“On behalf of the Parochial Church Council, may I say how grateful we are for this unique opportunity to join with the Marden History Group in securing the heritage of Marden for the future.
We are very proud of our ancient church and its lovely features. Standing at the heart of our community, it is the focal point, not only for those who worship there regularly, but also for weddings, baptisms and funerals and is worthy of our continued attention to its upkeep.
With a building as old as the church, there are, inevitably, occasions, such as following the Quinquennial (five yearly) inspection or unexpected damage, when repairs have to be carried out. Sometimes we have had to raise money for repairs at short notice. These place a great burden on the regular income of the church and appeals have, in the past, been made to meet these costs. We are engaging in works needed to bring the church up to a modern standard of amenities for the benefit of the community, whilst retaining its heritage, by having installed a discreet but very useful servers, we are slowly replacing radiators to make the heating system more efficient and intend to install an accessible toilet.
Some people think that the upkeep of a church like ours is, or should be, paid from Church of England central funds. The Church of England does hold assets centrally, but these are fully committed paying for the ministry of the church, especially the clergy pension fund. This means that all other costs have to be met by the local community and church members.
The formation of the Friends of Marden’s Heritage will enable some, if not all, of these costs to be met by a wider community interested in preserving the heritage of Marden and its church.
Your support for this venture is greatly appreciated.”
The current building is the second church in Marden; the first being listed in Domesday Monachorum of c.1084, the survey of church property carried out after the Conquest. It was the daughter church of St. Mary’s, the parish church of Maidstone at the time. It was probably built of timber and presumably burnt down, like many others.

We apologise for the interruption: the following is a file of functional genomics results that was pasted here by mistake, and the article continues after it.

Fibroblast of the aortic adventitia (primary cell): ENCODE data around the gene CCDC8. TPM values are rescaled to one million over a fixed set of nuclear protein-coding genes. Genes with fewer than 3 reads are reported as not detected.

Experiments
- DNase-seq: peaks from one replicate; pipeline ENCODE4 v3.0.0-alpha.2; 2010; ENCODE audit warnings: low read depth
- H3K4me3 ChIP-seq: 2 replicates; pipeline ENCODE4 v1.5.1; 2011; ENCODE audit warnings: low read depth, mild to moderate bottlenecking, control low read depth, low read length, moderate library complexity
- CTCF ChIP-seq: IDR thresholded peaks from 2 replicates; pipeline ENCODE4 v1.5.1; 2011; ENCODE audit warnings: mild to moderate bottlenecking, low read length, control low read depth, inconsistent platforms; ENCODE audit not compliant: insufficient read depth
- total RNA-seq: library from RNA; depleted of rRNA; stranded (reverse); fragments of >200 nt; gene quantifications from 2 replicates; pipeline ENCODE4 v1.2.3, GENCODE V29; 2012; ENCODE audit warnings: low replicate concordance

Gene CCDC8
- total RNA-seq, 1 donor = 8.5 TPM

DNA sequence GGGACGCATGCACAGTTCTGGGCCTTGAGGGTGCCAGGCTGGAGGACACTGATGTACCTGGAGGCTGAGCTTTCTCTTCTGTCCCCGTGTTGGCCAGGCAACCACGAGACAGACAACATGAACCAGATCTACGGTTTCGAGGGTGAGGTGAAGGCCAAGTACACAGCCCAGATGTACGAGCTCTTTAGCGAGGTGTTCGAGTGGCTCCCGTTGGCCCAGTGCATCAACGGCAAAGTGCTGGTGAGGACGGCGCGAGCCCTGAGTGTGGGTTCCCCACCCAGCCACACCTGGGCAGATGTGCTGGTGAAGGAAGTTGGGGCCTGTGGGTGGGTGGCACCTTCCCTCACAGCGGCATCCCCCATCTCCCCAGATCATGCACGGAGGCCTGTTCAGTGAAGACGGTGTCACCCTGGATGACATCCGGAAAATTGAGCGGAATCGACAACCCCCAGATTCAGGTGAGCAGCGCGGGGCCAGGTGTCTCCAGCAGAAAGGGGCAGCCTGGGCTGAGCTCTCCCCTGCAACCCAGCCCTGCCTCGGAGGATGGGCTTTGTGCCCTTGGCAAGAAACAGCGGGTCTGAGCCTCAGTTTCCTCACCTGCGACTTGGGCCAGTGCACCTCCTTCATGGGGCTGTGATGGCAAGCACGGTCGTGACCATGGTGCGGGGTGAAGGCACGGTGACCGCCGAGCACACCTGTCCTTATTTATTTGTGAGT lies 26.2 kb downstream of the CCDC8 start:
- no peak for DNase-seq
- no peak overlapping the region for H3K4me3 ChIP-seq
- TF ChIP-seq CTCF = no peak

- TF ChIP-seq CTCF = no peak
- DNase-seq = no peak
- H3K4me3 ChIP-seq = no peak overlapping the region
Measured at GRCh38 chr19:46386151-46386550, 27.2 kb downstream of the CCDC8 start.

Marden was part of the great forest of Anderida and started its commercial life as a pig pannage area for the men of Milton Regis, near Sittingbourne, in about the 7th century. Milton belonged to the Kings of Kent and, therefore, the common land in the Weald was also Royal, so Marden remained a crown possession until James’ I reign.
In 1178, the ownership of Marden Church was given to the new Lesnes Abbey, Belvedere as financial support. Later, Cardinal Wolsey took it to help found his Cardinal College (now Christ Church, Oxford). The church came back to the Crown in 1550. however, when fire burned down the Chancel in 1554, it took fifty years for money for a new roof to arrive.
It was built of Kentish ragstone, sandstone and a little crowstone. The Chancel arch is said to be the oldest part, dated c. 1200. The north aisle was added in the early 14th century followed by the south aisle (the windows are 19th century) and the Lady Chapel. The Perpendicular style North Chapel dedicated to St. John, was added in the first years of the 15th century.
The flat roofs of the north and south aisles are 14th century and the crown post roof of the Nave is mid-15th century. The pillars are mixed; round and octagonal. The identity of the figure of a man with a mitre and his hand the wrong way round, on one of the northern pillars, is not known. In 1738, a false ceiling covered the Nave, possibly to try to create some warmth. It was removed in 1966.